Meanwhile, goods entering into Cuba under the temporary admission for inward processing regime (admisión temporal para perfeccionamiento activo) also benefit from duty/tax relief if they are temporarily imported for further processing in Cuba and re-exported in accordance with certain conditions. Goods must be re-exported in accordance with the specific timeframes established on a case-by-case basis by Cuban authorities. Extensions of up to 120 days may be granted provided a request for an extension is submitted at least one month from the date of expiration of the original deadline. Any duties and taxes owed on the temporarily imported goods must be paid if the required exportation does not take place.

Cuba also operates a duty drawback scheme whereby exporters receive a partial or total reimbursement of any duties paid on imports that are re-exported after undergoing a process of transformation, production or repair in the country, as long as (i) the exportation is beneficial to the national economy, (ii) the exportation is intended to meet export commitments that have not been met through other means, or (iii) the advantages granted to the imported goods do not affect the use of domestic goods in the goods to be exported. Any drawback claims must be made within one year from the date of acceptance of the export declaration. Such claims will only be accepted in instances where the time between the date of import and export is no longer than one year.

Furthermore, the Ministry of Foreign Trade and Foreign Investment (MINCEX) may issue a temporary code, valid for a period of three months, to an authorised Cuban importing company to allow it to import samples from new suppliers. Commercial samples with an insignificant value imported via courier are normally exempt from import duties. In addition, foreign companies with a commercial presence in Cuba may request authorisation to import commercial samples and promotional materials, although duties may be assessed on any such imports. 

The Mariel Special Development Zone

Established in September 2013, the Mariel Special Development Zone, which faces the Florida Straits, is a special zone located about 45 kilometres west of Cuba's capital, Havana. It was created to promote sustainable economic development by attracting foreign investment and fostering technological innovation and the emergence of industrial clusters. The zone operates under a special tax and customs regime but differs from a free trade zone in that goods produced by a company authorised to operate in Mariel may either be exported or sold in the domestic market to a Cuban legal entity, but not to Cuban persons.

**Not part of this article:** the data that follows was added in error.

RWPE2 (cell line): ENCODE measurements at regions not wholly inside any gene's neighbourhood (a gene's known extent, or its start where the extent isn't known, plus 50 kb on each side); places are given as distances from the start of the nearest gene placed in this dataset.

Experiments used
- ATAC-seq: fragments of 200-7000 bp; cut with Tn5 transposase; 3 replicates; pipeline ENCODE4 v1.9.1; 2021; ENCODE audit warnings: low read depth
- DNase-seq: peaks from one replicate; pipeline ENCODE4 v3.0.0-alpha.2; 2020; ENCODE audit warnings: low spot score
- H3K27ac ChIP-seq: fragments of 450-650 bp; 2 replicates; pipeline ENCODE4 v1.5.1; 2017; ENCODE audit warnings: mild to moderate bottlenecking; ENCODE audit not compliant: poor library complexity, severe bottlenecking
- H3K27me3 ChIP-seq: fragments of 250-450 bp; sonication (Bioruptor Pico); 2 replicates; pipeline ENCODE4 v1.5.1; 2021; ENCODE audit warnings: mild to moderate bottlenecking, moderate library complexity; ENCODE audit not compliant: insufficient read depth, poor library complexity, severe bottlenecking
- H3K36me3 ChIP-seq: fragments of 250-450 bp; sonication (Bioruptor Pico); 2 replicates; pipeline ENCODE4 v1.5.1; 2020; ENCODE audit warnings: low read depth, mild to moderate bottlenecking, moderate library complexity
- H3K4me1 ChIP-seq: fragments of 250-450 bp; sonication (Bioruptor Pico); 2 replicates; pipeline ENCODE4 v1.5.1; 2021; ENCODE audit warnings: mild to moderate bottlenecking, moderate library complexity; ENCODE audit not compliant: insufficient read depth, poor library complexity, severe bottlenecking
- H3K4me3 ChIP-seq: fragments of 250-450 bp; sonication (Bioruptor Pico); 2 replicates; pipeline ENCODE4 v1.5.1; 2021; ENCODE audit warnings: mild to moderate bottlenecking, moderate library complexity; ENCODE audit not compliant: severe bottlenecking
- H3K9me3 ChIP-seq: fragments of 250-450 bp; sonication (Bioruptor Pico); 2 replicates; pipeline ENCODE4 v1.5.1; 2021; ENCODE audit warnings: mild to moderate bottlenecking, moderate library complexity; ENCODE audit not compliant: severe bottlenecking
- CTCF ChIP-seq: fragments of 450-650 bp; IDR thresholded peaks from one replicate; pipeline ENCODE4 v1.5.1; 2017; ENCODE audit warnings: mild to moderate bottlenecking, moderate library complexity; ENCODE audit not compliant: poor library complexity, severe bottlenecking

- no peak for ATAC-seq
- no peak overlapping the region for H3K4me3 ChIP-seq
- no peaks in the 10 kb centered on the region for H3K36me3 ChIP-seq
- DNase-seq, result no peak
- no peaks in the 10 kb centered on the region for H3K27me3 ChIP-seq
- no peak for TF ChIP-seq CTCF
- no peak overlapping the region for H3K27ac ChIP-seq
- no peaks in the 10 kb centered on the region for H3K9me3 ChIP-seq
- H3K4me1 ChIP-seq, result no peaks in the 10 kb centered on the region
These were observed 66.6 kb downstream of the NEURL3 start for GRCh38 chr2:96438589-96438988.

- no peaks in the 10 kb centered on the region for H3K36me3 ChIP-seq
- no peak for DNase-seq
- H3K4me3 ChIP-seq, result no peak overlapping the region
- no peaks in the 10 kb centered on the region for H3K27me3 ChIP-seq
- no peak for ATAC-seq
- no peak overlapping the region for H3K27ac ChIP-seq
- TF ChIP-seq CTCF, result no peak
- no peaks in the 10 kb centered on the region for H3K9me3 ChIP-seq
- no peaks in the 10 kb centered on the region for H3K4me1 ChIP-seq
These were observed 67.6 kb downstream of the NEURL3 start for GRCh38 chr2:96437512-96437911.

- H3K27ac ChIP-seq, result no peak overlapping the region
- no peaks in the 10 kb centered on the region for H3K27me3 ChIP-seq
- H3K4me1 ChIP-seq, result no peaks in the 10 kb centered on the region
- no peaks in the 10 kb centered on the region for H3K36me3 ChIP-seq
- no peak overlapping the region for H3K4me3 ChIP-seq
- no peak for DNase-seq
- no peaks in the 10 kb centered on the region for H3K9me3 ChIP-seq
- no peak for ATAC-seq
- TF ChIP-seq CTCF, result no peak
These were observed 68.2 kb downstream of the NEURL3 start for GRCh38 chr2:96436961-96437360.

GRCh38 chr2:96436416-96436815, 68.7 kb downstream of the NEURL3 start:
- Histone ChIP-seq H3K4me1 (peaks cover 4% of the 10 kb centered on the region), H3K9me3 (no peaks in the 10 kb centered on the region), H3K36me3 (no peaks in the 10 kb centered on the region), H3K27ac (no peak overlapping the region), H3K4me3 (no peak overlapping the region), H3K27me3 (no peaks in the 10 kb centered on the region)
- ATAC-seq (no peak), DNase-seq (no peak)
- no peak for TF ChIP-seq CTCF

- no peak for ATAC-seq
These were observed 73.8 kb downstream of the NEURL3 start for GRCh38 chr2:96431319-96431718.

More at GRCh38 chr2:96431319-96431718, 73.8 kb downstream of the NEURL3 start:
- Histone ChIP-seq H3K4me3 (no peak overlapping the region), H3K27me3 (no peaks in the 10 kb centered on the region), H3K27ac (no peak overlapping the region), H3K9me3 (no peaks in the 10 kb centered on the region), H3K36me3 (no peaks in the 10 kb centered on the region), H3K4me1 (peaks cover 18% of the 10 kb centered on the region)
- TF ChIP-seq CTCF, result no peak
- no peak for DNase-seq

Foreign investments in the zone benefit from certain tax benefits, including exemptions from tax on profits and on labour. In addition, companies benefit from a one-year exemption from sales tax and a reduced 1% rate thereafter. While inputs and raw materials imported into the zone are subject to import duties, exemptions may be obtained under the available customs regimes for goods that are subsequently exported. Imports of equipment and machinery for use in production activities in the zone are, in principle, exempt from import duties.

Priority sectors within the zone include biotechnology and pharmaceuticals; renewable energy; agriculture and agro-industrial; tourism; real estate; packaging; telecommunications and information technology; and infrastructure investments.

Content provided by Picture: Louis Chan